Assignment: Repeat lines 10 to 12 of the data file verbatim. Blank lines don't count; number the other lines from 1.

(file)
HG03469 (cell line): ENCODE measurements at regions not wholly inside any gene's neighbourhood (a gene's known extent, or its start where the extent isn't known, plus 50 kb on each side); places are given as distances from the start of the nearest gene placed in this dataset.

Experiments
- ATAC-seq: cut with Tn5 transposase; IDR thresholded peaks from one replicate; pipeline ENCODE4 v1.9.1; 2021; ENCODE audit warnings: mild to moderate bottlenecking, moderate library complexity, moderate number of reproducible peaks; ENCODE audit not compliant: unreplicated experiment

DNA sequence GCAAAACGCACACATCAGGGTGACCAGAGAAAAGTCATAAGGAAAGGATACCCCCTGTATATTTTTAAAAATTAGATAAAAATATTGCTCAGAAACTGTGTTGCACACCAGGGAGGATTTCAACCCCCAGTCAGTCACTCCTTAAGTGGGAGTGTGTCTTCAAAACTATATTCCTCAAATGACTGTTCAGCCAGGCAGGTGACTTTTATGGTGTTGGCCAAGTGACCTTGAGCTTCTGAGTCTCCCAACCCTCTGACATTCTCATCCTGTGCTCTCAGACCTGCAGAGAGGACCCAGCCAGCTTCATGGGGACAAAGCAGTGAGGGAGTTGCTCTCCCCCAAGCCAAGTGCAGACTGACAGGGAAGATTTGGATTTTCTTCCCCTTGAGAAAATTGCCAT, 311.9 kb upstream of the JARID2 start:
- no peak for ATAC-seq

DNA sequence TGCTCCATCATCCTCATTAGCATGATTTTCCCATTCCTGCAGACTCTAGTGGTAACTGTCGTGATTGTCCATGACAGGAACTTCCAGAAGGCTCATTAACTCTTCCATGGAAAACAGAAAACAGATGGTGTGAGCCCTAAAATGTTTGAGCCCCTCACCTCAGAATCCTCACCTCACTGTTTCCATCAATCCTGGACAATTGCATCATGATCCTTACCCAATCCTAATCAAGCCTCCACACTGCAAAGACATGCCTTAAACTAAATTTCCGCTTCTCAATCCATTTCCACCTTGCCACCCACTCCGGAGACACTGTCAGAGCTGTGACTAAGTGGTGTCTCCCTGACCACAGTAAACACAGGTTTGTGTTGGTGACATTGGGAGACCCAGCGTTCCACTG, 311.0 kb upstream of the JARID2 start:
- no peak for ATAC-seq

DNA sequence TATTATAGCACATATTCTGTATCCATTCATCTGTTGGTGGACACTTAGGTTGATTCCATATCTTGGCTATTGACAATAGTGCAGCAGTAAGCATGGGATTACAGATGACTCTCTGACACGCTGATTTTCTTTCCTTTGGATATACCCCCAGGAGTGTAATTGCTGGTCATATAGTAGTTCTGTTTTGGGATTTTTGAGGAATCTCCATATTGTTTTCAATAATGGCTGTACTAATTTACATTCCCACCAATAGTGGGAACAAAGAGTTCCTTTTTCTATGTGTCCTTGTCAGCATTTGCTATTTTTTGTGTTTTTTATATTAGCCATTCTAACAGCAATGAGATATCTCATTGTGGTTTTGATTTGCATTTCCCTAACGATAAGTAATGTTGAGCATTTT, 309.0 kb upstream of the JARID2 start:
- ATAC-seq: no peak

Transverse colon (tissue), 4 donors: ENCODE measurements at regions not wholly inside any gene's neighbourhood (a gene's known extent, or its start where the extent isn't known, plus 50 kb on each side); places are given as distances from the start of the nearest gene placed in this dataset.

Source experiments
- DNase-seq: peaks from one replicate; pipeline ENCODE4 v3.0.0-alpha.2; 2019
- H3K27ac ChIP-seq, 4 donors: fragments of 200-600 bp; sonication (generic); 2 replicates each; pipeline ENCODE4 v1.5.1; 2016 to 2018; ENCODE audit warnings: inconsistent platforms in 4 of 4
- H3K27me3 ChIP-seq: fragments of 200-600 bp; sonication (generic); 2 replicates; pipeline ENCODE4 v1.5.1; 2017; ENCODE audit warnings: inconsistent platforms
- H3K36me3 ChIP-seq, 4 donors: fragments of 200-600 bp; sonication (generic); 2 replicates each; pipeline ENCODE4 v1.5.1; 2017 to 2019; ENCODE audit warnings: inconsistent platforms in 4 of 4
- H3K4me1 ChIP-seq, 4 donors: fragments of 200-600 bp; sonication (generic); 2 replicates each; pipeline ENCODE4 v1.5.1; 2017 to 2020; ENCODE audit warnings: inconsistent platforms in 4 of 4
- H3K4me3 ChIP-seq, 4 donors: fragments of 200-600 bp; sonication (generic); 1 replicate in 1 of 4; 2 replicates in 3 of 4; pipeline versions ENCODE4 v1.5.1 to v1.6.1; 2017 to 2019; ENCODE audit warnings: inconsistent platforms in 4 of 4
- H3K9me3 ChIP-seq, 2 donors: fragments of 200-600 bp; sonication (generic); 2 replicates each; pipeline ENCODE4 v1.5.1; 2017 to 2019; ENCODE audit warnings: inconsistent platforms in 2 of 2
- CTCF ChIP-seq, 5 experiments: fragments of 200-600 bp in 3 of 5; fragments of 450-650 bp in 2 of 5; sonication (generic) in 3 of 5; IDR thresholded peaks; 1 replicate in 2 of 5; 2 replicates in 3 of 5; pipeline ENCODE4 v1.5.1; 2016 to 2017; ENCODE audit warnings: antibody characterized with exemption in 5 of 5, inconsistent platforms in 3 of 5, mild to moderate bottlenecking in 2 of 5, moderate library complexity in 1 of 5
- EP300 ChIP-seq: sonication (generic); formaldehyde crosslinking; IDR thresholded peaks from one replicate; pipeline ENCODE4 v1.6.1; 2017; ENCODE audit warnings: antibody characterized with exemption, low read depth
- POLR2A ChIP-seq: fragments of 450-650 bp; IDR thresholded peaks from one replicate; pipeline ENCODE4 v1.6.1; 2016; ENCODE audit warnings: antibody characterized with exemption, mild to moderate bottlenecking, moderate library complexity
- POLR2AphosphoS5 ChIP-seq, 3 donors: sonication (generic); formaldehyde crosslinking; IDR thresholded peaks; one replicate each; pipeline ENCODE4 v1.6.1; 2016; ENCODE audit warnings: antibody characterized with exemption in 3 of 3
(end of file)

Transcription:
Transverse colon (tissue), 4 donors: ENCODE measurements at regions not wholly inside any gene's neighbourhood (a gene's known extent, or its start where the extent isn't known, plus 50 kb on each side); places are given as distances from the start of the nearest gene placed in this dataset.

Source experiments
- DNase-seq: peaks from one replicate; pipeline ENCODE4 v3.0.0-alpha.2; 2019